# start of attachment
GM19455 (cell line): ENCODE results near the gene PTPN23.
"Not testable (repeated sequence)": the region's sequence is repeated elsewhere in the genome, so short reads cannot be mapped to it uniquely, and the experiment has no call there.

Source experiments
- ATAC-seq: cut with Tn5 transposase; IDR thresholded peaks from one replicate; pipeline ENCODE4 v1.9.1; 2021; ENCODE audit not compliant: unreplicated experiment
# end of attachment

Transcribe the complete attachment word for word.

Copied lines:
GM19455 (cell line): ENCODE results near the gene PTPN23.
"Not testable (repeated sequence)": the region's sequence is repeated elsewhere in the genome, so short reads cannot be mapped to it uniquely, and the experiment has no call there.

Source experiments
- ATAC-seq: cut with Tn5 transposase; IDR thresholded peaks from one replicate; pipeline ENCODE4 v1.9.1; 2021; ENCODE audit not compliant: unreplicated experiment